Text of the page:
Saturday, November 10, 2007

I'M NOT THERE Soundtrack Is Where It's At

"There was a movie I seen one time, I think I sat through it twice.
I don't remember who I was or where I was bound."
- Bob Dylan (from "Brownsville Girl" - Knock Out Loaded, 1986)

So with less 2 weeks to go til one of the most anticipated movies of year (at least by me), I'M NOT THERE comes to my area (it's released here Nov. 21st) I thought I'd post a review of the spectacular soundtrack to this film which is largely known by the masses as the film in which Cate Blanchett plays Bob Dylan (see above pic). It seemingly has a lot more to offer than just that - from this soundtrack alone it appears to have something for everybody. So hey ho - let's go:

I'm Not There (Original Motion Picture Soundtrack produced by Randall Poster, Jim Dunbarm and Todd Haynes) Dylan covers (and collections of such) have been commonplace ever since the era when he first became a household name. Some are the product of a an artist or a band showing off their hipster literary chops (Judy Collins, Bryan Ferry, The Byrds, The Hollies, Odetta, etc.), some are of various artists under a genre categorization (Is It Rolling Bob?: – A Reggae Tribute, Tangled Up In Bluegrass: A Tribute To Dylan, and Dylan Country), and some are artists not content just to cover a single song – they cover full albums like Mary Lee’s Corvette’s version of Blood On The Tracks or they cover entire concerts – like Robyn Hitchcock’s faithful re-recreation of the incredible 1966 Royal Albert Hall concert. So what’s so special about the new soundtrack from I’M NOT THERE? Well, it has great new renditions of Bob classics from modern as well as old timey acts that form a narrative over the 2 disc collection seemingly inspired by the film, it has Bob’s approval, and most importantly it has Bob himself on the 40 year-old never before released title track. But more about that song later.

This new batch of Dylan interpretations features a veritable who’s-who of the recent respected rock scene - Eddie Vedder, Sonic Youth, Calexico, Cat Power, Iron & Wine, Jeff Tweedy of Wilco, Sufjan Stevens, the Black Keys, and so on. From the old guard – Roger McGuinn, Richie Havens, Ramblin’ Jack Elliot, and Willie Nelson show their hands on the table admirably and perform alongside their younger counter-parts fluidly (Nelson and McGuinn are backed by Calexico). John Doe from the legendary L.A. punk band X has one of the collection's most show-stopping numbers – “Pressing On”. One of Dylan’s most overlooked Gospel era songs is presented with such soulful gruff conviction that it is sure to elevate the scene in which Christian Bale lip-syncs it (I’ve seen the clip and it does).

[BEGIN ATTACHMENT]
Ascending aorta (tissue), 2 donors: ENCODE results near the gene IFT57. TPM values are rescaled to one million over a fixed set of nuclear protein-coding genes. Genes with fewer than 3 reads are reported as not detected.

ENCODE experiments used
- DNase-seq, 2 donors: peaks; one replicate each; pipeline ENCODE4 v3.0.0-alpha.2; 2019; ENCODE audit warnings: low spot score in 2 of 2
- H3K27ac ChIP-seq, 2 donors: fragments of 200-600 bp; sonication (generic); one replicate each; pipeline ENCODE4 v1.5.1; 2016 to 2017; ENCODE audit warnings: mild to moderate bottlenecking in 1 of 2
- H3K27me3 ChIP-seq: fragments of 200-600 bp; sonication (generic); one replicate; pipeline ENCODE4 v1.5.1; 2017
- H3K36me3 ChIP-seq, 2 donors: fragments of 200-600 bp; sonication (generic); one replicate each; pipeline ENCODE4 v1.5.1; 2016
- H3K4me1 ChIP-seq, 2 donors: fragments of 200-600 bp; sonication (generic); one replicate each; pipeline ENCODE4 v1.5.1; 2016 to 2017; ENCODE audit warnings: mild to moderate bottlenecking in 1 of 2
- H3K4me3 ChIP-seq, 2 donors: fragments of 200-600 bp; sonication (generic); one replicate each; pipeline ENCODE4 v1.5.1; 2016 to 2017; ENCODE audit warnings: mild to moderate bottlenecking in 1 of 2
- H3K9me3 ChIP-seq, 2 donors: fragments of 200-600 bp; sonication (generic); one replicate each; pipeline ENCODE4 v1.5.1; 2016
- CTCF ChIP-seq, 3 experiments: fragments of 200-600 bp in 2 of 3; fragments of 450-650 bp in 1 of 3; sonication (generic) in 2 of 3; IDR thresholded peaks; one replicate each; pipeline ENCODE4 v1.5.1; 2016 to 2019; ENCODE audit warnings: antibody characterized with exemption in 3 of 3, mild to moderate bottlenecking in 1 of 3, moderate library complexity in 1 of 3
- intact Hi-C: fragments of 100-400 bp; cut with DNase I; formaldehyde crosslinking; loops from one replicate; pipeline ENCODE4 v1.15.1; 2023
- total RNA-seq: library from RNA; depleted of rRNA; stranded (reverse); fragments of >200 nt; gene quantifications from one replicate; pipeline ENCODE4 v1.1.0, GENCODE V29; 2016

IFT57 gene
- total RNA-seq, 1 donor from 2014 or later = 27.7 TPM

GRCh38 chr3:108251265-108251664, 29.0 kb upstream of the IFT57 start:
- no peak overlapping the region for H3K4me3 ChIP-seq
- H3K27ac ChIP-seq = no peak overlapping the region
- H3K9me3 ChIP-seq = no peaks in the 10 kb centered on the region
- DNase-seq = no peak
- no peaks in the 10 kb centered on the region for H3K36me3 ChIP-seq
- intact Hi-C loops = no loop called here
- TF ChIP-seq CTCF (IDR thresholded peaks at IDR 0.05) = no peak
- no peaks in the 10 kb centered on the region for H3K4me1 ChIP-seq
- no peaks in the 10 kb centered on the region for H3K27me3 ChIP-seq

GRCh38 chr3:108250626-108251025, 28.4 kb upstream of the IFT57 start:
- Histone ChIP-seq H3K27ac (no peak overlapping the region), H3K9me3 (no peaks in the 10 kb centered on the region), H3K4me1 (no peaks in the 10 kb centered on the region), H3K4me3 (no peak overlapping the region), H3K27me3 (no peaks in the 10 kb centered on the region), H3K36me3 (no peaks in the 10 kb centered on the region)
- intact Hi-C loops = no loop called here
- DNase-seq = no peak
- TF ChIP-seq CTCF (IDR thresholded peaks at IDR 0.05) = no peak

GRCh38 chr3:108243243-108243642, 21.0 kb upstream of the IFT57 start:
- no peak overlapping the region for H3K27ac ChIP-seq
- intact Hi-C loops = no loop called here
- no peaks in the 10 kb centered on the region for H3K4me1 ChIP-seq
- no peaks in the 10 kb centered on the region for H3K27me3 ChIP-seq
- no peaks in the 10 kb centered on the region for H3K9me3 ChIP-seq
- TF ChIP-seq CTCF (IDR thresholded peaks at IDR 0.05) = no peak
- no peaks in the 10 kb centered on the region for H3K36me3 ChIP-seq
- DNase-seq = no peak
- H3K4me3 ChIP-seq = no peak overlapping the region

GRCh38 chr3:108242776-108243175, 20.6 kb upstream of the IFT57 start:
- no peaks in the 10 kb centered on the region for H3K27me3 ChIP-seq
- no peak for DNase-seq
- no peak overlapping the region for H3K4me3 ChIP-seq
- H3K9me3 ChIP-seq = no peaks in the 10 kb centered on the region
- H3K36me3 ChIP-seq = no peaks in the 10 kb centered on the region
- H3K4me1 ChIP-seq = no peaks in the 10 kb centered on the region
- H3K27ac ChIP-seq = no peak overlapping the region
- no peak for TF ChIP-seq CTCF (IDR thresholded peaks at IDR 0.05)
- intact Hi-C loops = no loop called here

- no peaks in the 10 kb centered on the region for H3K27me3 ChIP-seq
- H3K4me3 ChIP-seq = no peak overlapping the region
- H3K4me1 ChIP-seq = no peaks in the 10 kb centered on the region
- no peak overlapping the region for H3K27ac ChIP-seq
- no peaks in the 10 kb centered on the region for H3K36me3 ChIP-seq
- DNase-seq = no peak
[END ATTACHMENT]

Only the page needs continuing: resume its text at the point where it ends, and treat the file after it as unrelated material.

Film babble favorites Yo La Tengo put in a rowdy blazing take on “I Wanna Be Your Lover” and a plantive pretty “Fourth Time Around” as well. Stephen Malkmus of Pavement has 3 songs (including the subtlety-on-fire “Ballad Of A Thin Man”) with the soundtrack house band ( The Million Dollar Bashers *) - all of which sound more relaxed and rocking than he has in years. Mason Jennings, a young folk singer from Bob’s home state of Minnesota, does 2 Bob songs, one of which has been covered to death – “The Times They Are A Changing” but it doesn’t seem so when he sings it. Just about everyone else (including Los Lobos, Mark Lanegen, Charlotte Gainesbourg, and The Hold Steady) clock in with nice Bob tributes. Only one or two miss the mark like Eddie Vedder’s “All Along The Watchtower” (talk about overdone !) which has him repeating the last lines over and over in such an unnecessary fashion - to be fair Neil Young and Chrissie Hynde have done the same thing in their covers of the song but it's just more obnoxious when Vedder does it!